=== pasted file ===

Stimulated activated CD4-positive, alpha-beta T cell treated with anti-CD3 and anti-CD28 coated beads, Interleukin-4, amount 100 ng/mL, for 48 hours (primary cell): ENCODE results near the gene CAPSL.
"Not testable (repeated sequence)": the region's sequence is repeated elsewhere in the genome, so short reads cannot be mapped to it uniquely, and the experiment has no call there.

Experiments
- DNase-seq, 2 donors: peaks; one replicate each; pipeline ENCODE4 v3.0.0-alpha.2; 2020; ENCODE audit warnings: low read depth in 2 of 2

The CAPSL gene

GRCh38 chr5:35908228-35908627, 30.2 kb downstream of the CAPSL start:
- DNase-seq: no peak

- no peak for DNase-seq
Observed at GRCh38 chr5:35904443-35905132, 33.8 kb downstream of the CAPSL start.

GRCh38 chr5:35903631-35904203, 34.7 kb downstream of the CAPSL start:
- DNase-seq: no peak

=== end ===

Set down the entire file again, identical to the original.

Stimulated activated CD4-positive, alpha-beta T cell treated with anti-CD3 and anti-CD28 coated beads, Interleukin-4, amount 100 ng/mL, for 48 hours (primary cell): ENCODE results near the gene CAPSL.
"Not testable (repeated sequence)": the region's sequence is repeated elsewhere in the genome, so short reads cannot be mapped to it uniquely, and the experiment has no call there.

Experiments
- DNase-seq, 2 donors: peaks; one replicate each; pipeline ENCODE4 v3.0.0-alpha.2; 2020; ENCODE audit warnings: low read depth in 2 of 2

The CAPSL gene

GRCh38 chr5:35908228-35908627, 30.2 kb downstream of the CAPSL start:
- DNase-seq: no peak

- no peak for DNase-seq
Observed at GRCh38 chr5:35904443-35905132, 33.8 kb downstream of the CAPSL start.

GRCh38 chr5:35903631-35904203, 34.7 kb downstream of the CAPSL start:
- DNase-seq: no peak